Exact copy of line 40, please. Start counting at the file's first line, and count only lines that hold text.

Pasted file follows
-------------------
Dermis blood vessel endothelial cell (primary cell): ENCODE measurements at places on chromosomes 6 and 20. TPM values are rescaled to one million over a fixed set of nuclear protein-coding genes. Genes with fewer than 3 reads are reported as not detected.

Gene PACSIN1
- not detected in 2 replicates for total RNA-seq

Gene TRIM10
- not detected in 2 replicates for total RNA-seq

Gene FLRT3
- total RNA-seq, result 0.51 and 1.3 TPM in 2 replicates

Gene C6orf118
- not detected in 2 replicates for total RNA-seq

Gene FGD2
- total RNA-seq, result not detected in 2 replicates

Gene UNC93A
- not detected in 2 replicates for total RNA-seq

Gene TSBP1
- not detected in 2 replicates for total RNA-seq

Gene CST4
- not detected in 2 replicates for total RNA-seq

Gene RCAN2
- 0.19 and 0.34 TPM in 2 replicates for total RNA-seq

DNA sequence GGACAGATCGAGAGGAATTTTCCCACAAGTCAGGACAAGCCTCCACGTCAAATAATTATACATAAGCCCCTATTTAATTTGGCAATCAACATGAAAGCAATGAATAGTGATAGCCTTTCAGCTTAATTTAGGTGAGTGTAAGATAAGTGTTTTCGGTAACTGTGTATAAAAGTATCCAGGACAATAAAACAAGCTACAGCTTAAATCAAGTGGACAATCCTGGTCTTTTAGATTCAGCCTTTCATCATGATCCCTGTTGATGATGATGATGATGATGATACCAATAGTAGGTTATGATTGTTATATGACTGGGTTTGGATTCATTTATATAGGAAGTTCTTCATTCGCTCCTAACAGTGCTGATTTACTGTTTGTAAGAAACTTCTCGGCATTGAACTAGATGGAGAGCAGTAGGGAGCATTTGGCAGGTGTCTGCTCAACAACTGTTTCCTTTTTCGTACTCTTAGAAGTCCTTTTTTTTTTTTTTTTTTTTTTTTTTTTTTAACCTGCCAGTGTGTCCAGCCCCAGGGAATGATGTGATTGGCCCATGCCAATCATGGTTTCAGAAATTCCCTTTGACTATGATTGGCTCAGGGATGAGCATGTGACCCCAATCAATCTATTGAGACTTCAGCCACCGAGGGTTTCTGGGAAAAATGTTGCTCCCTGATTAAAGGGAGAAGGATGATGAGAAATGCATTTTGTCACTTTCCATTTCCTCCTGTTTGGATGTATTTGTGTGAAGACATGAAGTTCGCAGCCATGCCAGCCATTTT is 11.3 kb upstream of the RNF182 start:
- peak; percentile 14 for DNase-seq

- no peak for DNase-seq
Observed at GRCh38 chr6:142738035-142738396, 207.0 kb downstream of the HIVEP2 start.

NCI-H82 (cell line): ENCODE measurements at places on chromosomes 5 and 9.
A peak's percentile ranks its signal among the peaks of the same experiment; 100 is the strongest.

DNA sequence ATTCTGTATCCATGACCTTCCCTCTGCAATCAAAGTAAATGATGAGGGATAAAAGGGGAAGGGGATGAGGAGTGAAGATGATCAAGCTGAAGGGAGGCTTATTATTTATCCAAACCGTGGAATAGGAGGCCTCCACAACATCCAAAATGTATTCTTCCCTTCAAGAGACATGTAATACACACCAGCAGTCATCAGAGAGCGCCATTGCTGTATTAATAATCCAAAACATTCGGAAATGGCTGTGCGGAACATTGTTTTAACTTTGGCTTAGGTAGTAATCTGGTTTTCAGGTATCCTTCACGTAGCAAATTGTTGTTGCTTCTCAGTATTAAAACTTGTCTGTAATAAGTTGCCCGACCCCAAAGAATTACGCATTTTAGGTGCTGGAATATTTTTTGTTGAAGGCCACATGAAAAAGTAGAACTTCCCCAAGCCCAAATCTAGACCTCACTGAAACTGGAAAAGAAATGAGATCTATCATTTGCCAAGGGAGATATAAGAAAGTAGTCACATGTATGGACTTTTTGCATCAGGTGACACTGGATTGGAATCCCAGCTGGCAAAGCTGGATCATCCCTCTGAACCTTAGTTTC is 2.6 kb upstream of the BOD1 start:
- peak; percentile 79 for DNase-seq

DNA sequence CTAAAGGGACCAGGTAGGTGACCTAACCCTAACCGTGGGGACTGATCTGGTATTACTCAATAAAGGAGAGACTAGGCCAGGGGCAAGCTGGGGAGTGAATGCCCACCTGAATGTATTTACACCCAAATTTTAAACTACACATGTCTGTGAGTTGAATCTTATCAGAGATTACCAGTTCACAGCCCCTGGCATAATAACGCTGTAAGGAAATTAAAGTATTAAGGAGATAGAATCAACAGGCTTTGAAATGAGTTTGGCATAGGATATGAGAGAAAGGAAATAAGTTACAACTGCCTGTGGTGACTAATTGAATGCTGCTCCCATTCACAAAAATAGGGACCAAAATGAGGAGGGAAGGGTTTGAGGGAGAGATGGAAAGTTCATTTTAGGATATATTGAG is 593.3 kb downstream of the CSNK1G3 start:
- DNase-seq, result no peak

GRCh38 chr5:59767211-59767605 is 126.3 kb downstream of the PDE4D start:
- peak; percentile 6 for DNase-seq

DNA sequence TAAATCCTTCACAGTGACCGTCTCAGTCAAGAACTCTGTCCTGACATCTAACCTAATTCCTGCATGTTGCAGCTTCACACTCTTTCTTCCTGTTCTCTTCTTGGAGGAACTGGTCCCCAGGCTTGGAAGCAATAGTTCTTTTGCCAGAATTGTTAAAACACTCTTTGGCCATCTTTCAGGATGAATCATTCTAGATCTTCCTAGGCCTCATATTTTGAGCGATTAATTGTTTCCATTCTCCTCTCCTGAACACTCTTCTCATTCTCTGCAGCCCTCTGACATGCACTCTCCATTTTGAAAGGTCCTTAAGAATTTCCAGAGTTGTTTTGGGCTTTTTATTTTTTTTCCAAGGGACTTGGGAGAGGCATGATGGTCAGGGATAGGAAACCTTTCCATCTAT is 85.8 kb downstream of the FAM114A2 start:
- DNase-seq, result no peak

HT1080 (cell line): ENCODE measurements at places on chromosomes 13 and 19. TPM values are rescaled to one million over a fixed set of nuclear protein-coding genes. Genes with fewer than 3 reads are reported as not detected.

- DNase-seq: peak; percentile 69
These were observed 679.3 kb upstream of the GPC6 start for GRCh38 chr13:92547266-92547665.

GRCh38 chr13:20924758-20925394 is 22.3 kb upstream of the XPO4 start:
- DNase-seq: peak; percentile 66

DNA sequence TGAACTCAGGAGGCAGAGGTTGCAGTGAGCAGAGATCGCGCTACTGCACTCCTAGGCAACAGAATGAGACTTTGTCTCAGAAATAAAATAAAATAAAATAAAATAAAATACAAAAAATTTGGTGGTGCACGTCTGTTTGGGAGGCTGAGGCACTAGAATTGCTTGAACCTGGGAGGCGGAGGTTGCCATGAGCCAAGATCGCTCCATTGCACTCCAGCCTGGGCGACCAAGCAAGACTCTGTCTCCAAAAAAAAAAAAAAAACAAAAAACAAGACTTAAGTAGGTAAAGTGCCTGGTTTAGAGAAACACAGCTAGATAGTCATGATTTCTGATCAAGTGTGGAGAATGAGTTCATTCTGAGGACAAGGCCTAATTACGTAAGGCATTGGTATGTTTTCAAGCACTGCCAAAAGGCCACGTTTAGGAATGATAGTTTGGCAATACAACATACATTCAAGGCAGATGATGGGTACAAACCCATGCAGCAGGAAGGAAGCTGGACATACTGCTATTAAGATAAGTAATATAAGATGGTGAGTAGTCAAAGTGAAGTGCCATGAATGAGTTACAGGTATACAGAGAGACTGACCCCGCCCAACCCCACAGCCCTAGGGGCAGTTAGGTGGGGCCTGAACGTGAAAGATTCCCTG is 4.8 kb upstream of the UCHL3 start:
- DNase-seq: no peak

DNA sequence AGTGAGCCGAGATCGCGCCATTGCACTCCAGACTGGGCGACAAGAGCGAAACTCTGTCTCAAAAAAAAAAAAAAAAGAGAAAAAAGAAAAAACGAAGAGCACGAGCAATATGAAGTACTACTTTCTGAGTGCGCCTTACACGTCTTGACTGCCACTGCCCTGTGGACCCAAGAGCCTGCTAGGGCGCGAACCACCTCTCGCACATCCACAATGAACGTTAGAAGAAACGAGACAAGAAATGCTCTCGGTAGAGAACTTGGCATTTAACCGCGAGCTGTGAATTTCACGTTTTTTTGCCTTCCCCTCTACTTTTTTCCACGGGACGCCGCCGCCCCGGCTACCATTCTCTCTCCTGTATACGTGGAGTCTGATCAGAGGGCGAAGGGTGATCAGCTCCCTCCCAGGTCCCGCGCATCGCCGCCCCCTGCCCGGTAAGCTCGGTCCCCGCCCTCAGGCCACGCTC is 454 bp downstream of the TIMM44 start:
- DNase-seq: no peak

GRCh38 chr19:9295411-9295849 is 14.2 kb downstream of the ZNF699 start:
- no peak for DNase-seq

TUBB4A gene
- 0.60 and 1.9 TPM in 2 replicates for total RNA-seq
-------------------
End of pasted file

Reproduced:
- DNase-seq: no peak